‘Shaping Progress – through Investing in Women and Girls’

On International Women’s Day 2008, Help & Shelter salutes and extends warm greetings to all those women from all ethnic groups throughout Guyana who continue to fulfil their numerous roles as mothers, grandmothers, wives, sisters, daughters, caregivers and breadwinners.

We especially extend our support and solidarity to those who lost their loved ones in the killings at Lusignan and Bartica.

International Women’s Day 2008 comes at a time when there is a security crisis in Guyana and citizens are living in fear of further attacks. In Guyana, as with all conflicts everywhere, women are either victims or, traumatised themselves, have to also deal with the trauma suffered by their children. Women have also found themselves at odds with the law while attempting to protect families and communities and in some cases have been victims of discrimination because of their gender or where they live. It is essential that in attempting to deal with the violation of human rights, the security forces are not themselves guilty of such breaches and as a country, we should not stand idly by if they are.

IWD 2008 also comes at a time when increases in the cost of living are making it more and more difficult for women to make ends meet. The increase – in some cases by as much as 100% – in prices of basic food items, together with the rising cost of utilities and depressed wages and salaries has resulted in hunger and increasing poverty among many Guyanese women and their families. The international theme for this year’s IWD is “Investing in Girls and Women” and we call on those in authority to find urgently, appropriate mechanisms for reducing poverty and the feelings of hopelessness it engenders. We also call for investments to be made in specialized programmes for girls and women to learn marketable skills so that they can become financially independent and contribute to the development of themselves their families. We know that poverty does not itself cause inter-personal or domestic violence, but it is often a contributing factor and, coupled with the lack of existing support services and economic opportunities, will give rise to yet further increased levels of domestic violence against and sexual exploitation and trafficking of women and girls.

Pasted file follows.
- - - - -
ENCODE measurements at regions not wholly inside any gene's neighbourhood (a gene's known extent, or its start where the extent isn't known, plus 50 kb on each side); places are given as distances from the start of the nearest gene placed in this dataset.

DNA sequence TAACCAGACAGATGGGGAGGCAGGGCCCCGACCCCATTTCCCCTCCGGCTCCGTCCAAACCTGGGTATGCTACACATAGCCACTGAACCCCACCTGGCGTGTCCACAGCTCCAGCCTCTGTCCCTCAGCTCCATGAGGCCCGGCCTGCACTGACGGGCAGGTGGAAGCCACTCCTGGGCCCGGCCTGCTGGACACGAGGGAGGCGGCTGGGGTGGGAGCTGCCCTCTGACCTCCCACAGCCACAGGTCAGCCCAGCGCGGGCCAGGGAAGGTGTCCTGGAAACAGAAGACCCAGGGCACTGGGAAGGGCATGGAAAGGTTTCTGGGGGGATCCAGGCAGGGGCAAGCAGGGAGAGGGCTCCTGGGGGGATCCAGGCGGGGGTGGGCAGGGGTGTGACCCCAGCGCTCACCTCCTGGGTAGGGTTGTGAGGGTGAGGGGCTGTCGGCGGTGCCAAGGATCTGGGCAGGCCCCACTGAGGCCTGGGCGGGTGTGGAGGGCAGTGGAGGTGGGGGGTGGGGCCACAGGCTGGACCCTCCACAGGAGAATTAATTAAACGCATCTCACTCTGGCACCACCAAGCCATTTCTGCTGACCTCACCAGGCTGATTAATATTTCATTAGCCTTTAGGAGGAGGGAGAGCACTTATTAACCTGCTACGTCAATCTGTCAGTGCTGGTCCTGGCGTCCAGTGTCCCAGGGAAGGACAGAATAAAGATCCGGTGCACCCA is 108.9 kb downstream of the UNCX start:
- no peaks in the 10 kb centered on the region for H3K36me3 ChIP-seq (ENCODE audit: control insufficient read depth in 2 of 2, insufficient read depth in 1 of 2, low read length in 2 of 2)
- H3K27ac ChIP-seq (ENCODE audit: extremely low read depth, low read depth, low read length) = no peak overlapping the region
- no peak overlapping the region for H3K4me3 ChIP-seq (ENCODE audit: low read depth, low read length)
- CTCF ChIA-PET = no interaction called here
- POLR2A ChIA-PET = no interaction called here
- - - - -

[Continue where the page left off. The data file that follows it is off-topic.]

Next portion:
As an organisation committed to the bringing about a society where attitudes to the use of violence and practices of violence are transformed, Help & Shelter welcomes the references in the recently announced national budget to funding for the completion of the reform of the sexual offences legislation and for continuing the national campaign against domestic violence. We note with concern, however, that there seems to be no budget for a comprehensive strategy against domestic violence, and that even the much touted Citizen Security Plan ignores all the calls and previous commitments for the establishing of special units in police divisions around the country to ensure effective intervention to alleviate the occurrences of domestic violence. Let us not forget the numbers of women who are killed by domestic violence every year: for thousands of women, an effective national domestic violence prevention policy is a matter of life and death.

Finally, on IWD 2008, we urge that the issue of gender-based violence and how it contributes to the wider security crisis facing the Guyanese people be placed on the agenda of the national stakeholders’ conferences. The seeds of violence are usually planted in us as children and it is therefore essential that we examine and change the way we socialise our children if we are to put a stop to the reproduction of attitudes that lead to conflict and crime.

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